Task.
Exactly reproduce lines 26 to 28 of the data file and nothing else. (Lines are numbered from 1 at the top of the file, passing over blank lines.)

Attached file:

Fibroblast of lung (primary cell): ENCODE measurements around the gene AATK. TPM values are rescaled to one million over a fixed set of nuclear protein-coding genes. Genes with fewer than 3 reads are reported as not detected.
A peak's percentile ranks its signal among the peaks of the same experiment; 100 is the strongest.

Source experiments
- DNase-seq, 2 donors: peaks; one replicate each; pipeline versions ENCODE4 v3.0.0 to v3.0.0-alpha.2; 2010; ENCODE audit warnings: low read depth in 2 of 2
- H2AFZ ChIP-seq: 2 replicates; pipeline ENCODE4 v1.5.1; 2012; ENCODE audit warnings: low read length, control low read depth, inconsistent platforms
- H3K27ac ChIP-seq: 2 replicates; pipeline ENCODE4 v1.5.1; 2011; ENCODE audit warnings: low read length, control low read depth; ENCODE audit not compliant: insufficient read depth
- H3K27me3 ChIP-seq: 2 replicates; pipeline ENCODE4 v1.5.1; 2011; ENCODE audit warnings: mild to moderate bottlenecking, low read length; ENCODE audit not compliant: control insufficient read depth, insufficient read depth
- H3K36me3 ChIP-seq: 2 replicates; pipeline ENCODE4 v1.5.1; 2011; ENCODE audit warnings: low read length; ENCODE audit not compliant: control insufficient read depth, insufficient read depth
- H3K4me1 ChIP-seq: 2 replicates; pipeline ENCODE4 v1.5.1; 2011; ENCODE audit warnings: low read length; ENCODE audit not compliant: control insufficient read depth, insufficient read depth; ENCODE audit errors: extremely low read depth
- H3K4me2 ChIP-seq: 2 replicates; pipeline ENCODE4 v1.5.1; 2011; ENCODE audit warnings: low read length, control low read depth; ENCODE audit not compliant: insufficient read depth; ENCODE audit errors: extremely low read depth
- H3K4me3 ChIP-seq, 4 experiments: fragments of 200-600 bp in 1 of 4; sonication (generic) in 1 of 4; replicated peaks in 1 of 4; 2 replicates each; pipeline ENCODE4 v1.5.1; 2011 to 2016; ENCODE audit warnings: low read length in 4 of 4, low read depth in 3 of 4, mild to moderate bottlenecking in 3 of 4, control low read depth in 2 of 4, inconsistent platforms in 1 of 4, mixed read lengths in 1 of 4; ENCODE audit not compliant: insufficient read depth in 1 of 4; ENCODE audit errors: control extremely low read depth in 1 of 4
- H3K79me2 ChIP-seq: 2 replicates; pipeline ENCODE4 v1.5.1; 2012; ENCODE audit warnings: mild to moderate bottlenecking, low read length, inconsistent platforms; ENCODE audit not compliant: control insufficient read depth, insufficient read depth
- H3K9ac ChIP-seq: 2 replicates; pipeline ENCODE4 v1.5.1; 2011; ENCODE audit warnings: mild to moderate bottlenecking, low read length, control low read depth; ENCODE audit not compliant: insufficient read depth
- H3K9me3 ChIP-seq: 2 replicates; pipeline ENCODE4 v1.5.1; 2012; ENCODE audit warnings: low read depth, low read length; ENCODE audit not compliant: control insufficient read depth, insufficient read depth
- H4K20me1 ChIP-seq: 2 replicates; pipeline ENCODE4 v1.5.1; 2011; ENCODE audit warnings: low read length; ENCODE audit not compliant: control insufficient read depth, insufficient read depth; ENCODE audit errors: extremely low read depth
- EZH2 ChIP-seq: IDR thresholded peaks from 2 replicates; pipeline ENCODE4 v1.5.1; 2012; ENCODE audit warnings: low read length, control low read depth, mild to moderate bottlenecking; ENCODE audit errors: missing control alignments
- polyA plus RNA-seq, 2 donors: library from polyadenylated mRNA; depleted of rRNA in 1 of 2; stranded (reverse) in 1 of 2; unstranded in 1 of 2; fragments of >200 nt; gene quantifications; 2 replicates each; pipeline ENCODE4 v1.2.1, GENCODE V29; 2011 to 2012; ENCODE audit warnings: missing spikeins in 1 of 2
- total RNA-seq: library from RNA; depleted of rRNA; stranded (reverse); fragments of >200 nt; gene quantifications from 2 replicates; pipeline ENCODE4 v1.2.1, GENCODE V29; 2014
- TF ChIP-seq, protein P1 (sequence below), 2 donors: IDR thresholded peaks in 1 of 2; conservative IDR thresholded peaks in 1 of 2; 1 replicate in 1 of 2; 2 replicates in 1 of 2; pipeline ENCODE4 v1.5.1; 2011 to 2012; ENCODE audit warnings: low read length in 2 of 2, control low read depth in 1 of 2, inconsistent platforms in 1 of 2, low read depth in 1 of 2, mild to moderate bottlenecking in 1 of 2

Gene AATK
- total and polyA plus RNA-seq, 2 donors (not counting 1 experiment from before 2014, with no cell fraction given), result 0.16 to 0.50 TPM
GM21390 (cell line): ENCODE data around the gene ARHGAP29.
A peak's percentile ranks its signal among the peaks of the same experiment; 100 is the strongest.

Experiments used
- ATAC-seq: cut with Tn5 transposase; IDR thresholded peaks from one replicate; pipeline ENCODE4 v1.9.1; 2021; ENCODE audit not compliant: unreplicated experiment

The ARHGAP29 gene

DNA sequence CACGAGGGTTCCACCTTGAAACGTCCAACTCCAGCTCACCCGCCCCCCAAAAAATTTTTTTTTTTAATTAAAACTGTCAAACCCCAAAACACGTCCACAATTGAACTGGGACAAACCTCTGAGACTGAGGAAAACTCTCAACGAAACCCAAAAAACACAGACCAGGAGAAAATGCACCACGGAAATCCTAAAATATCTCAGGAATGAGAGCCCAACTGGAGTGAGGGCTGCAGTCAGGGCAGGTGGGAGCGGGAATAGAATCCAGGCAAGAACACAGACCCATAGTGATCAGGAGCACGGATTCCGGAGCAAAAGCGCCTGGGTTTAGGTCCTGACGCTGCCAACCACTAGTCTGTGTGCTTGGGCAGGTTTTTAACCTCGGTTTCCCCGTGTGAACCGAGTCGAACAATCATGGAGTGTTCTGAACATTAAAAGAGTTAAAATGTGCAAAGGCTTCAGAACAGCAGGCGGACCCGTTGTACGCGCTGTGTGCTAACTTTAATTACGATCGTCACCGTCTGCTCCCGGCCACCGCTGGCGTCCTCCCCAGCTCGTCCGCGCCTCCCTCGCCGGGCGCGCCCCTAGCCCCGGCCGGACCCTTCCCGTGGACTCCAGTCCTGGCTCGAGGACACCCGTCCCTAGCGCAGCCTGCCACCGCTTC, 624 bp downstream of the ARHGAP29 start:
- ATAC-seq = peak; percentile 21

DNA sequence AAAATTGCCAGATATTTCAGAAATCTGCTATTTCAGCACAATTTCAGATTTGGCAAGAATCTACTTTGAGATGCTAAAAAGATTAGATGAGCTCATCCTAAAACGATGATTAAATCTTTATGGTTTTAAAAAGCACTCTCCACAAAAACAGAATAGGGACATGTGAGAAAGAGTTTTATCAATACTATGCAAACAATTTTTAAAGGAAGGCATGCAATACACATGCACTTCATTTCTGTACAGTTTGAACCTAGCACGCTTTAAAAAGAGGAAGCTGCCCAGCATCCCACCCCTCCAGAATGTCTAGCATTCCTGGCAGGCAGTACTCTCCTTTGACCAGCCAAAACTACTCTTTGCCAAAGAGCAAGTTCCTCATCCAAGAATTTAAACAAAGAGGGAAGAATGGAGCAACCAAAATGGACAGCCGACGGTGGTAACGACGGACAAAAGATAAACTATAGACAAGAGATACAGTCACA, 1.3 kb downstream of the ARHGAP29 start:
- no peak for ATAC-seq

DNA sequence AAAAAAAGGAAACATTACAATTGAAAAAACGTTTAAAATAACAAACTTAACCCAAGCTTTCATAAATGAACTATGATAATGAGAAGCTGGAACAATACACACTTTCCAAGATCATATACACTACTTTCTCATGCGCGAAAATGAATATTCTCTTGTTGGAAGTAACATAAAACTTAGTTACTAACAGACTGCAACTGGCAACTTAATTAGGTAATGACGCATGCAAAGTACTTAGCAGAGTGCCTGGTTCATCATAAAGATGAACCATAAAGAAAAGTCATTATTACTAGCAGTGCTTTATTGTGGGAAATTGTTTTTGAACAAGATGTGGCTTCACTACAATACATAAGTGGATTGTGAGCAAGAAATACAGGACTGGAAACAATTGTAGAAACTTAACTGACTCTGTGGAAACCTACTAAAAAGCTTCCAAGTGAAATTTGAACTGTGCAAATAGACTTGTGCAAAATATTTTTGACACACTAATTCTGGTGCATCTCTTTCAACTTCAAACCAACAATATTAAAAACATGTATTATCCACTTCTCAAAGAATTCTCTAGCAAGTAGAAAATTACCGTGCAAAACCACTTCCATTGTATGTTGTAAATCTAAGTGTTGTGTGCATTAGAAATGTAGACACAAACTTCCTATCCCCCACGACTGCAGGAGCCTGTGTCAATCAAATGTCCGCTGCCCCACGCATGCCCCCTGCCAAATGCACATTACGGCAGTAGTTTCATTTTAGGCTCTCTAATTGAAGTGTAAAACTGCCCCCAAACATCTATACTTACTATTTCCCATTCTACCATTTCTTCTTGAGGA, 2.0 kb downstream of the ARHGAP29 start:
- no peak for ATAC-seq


The ARHGAP29 gene

DNA sequence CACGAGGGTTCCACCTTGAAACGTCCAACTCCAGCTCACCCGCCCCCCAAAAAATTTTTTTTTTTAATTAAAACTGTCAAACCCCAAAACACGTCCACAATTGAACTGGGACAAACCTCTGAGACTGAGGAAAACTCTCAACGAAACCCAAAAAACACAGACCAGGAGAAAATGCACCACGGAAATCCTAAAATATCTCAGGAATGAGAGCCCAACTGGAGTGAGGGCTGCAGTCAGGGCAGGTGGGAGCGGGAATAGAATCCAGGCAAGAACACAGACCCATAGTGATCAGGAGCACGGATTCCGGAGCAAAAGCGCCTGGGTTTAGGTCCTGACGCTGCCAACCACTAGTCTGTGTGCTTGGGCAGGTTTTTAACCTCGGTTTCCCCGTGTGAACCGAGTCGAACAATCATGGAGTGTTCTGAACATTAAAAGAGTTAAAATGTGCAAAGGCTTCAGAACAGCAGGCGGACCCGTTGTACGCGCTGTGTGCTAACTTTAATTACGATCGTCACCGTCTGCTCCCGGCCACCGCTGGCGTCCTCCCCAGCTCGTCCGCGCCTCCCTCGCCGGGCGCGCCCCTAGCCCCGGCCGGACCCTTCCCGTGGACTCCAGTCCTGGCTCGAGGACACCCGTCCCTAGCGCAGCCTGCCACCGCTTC, 624 bp downstream of the ARHGAP29 start:
- ATAC-seq = peak; percentile 21